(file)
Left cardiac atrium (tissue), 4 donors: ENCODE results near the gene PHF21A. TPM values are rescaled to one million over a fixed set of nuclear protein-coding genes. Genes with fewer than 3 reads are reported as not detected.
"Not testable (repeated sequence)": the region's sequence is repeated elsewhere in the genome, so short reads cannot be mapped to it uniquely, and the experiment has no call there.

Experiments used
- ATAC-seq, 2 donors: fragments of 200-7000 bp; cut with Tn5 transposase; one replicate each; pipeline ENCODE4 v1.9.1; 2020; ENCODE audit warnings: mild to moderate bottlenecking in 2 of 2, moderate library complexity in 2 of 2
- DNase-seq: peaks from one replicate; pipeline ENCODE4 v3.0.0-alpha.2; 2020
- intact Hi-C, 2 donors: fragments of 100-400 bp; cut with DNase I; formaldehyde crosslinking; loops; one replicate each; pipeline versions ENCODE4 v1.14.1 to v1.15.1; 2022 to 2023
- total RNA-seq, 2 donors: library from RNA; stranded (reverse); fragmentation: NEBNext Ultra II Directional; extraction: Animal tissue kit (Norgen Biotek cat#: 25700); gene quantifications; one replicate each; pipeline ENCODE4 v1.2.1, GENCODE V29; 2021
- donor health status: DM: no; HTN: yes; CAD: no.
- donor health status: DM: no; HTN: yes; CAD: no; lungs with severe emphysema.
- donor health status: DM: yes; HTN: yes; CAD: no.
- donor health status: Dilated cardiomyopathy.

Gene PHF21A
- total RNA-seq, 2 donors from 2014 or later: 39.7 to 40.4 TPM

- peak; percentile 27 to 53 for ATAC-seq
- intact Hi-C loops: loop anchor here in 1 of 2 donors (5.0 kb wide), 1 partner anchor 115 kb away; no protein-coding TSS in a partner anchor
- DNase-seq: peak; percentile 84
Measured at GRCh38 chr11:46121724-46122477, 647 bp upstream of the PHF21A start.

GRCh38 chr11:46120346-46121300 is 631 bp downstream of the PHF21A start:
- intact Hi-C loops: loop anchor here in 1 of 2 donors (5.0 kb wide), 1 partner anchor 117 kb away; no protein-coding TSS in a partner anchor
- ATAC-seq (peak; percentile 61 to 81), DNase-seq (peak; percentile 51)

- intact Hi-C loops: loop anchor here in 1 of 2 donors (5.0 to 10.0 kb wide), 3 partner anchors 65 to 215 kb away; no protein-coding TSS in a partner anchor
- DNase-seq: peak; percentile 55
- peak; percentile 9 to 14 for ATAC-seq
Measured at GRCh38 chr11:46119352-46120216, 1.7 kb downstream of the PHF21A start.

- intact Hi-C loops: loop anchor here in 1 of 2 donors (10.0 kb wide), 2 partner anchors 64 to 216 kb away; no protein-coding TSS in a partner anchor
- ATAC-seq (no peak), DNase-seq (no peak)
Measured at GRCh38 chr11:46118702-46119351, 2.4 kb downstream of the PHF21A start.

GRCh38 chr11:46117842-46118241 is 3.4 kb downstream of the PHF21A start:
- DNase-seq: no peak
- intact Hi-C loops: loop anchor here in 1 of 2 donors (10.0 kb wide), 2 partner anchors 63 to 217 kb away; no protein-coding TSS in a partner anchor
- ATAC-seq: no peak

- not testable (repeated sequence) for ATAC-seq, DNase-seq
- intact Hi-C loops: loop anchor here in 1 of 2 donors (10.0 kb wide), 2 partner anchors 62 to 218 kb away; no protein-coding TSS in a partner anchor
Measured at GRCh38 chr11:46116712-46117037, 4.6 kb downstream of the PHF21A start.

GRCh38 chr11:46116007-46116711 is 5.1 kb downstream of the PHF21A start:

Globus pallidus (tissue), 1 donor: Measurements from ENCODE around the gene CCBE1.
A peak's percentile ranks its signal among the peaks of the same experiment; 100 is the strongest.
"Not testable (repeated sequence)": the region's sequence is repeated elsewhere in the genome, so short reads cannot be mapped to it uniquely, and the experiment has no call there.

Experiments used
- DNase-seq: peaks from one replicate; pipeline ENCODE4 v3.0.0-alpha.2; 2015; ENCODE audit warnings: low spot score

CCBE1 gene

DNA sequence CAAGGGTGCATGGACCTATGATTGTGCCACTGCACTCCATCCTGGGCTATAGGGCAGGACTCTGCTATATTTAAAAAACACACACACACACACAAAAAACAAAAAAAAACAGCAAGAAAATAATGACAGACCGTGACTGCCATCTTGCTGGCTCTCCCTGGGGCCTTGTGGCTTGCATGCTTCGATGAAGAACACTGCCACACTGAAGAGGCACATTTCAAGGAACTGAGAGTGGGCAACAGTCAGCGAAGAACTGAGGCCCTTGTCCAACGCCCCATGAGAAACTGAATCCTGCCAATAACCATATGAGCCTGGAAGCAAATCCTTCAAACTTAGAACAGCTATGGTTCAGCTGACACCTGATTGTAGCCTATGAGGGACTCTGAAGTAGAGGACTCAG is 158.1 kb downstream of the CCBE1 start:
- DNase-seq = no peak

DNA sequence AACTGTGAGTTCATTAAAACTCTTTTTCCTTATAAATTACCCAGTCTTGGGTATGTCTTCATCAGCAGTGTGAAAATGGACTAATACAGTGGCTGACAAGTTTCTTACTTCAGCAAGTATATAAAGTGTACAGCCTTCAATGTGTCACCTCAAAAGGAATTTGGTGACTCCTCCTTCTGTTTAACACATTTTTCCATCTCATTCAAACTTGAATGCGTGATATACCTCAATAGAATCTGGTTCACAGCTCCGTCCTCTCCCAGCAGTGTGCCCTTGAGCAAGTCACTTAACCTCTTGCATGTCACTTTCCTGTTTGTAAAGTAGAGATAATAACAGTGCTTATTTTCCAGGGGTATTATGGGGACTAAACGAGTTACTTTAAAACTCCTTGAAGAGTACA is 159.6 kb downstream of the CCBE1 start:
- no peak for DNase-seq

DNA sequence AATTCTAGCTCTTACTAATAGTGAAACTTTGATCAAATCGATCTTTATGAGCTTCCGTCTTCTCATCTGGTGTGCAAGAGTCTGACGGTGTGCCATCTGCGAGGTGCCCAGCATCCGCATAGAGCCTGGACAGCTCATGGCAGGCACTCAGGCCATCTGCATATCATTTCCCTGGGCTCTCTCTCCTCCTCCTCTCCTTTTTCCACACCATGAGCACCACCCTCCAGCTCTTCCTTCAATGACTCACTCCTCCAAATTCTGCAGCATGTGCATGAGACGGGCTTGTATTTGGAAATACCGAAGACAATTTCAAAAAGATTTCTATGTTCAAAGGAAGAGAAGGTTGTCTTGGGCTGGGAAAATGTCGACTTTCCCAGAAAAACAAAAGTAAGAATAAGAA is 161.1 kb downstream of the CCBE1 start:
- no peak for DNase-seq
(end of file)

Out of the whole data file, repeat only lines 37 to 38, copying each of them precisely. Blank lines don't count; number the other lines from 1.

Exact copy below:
A peak's percentile ranks its signal among the peaks of the same experiment; 100 is the strongest.
"Not testable (repeated sequence)": the region's sequence is repeated elsewhere in the genome, so short reads cannot be mapped to it uniquely, and the experiment has no call there.